Isabella and the Dante Society

Though this year marks the 700th anniversary of Dante’s death, his presence is still felt throughout the Gardner. Read on to learn more about how the poet’s works influenced Isabella’s collection.

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Dear Mrs. Gardner, the next Dante reading will be on Friday of this week, here in my study, at the usual hour.

— Charles Eliot Norton to Isabella Stewart Gardner, 5 May 1885 (ARC.005150)

In 1878, Isabella began attending a series of lectures by Charles Eliot Norton. Norton, a professor of History of Fine Arts at Harvard, had wide-ranging interests—one being the study of Dante Alighieri’s long Italian narrative poem, the Divine Comedy. Isabella took meticulous notes on his lectures in art history, and many of her purchases can be traced back to the knowledge and inspiration she gained from Norton.

During the late 19th century, interest in Dante was growing in America, particularly around Boston. In 1881, Norton, along with poets Henry Wadsworth Longfellow and James Russell Lowell, created the Dante Society out of Longfellow’s home in Cambridge. What began as a book club between friends grew into a society examining the culture, life, and works of Dante Alighieri. The Society, which continues to this day, is one of the oldest scholarly societies in North America. The Society encouraged American collectors to purchase rare copies of the Divine Comedy and make them available to academics in the United States. Isabella was more than willing to take up the mantle of rare book collector, acquiring thirteen editions of the poem throughout her lifetime.

A book with colorful designs around the pages.

Dante Alighieri (Italian, 1265–1321, author), Divine Comedy [Divina Commedia], 1487. This beautifully illuminated copy of the Divine Comedy was once owned by English art critic John Ruskin, who studied the art of the book extensively.
Isabella Stewart Gardner Museum, Boston (2.c.1.7). Isabella displayed this book in the Dante Case in the Long Gallery.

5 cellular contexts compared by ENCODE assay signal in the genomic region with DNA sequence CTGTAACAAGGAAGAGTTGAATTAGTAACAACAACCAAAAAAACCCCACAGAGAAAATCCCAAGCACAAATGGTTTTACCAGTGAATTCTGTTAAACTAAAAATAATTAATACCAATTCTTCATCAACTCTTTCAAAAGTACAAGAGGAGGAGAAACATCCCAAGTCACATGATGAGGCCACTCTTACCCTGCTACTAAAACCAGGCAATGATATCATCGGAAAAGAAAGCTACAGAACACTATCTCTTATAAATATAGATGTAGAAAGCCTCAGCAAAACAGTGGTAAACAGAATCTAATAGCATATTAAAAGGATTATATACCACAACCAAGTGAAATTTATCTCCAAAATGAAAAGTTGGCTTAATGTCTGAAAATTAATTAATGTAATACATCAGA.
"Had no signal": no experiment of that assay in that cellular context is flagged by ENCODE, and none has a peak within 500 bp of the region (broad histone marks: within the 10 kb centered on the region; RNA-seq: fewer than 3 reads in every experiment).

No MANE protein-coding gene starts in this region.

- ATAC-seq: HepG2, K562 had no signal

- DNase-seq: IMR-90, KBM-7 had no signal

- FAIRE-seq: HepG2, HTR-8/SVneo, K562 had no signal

She joined the Society around 1888, most likely because of Norton. The previous year, she anonymously supported the publication of the Concordance of the Divina Comedia by E. A. Fay, a work that the Society was particularly proud of. A letter from Fay to Isabella acknowledges how grateful the Society was for her generosity, writing: “...you will share my feeling that by rendering this service to the Dante students of the future we are doing something to repay the debt of gratitude we owe to the scholars of the past who have done so much to assist us in our study of the divine poet.”

Norton became a trusted advisor to Isabella and encouraged her to purchase two copies of the Divine Comedy, the first pair of several works by Dante to enter the collection. The copy from 1481 (acquired by Isabella in 1887) is particularly notable, because it features engravings of Botticelli’s first attempt to illustrate the Divine Comedy. She would go on to collect several paintings by Botticelli, including The Story of Lucretia and Virgin and Child with an Angel

A page from a copy of the Divine Comedy.

 Dante Alighieri (Italian, 1265–1321, author) and Sandro Botticelli (Italian, 1444 or 1445–1510, illustrator), Divine Comedy [Divina Commedia], 1481. This copy of the Divine Comedy is unique, because it is a rare complete example of Botticelli’s nineteen engravings illustrating the poem.
Isabella Stewart Gardner Museum, Boston (2.c.1.8)

Isabella’s fascination with Dante is seen peppered throughout the Museum. In the Blue Room, she placed her collection of Dante Society Reports alongside works by James Russell Lowell, Henry Wadsworth Longfellow, and Charles Eliot Norton, highlighting how important the Society was in her choice of objects in the Museum. Isabella selected the Long Gallery for her collection of copies of the Divine Comedy, placing them in the Dante Case, a display filled with early Italian authors.

A black case in a blue room with brown tiles on the floor.

The Dante Case in the Long Gallery is filled with books by early Italian authors.
Isabella Stewart Gardner Museum, Boston. Photo: Sean Dungan

While Isabella began as a student of Dante, she quickly became a savvy collector and contributor to the burgeoning study of the poet in America. Collecting copies of Dante and other rare manuscripts was the gateway that led to her collection of the magnificent paintings, sculptures, and rare books we enjoy in the Museum today.

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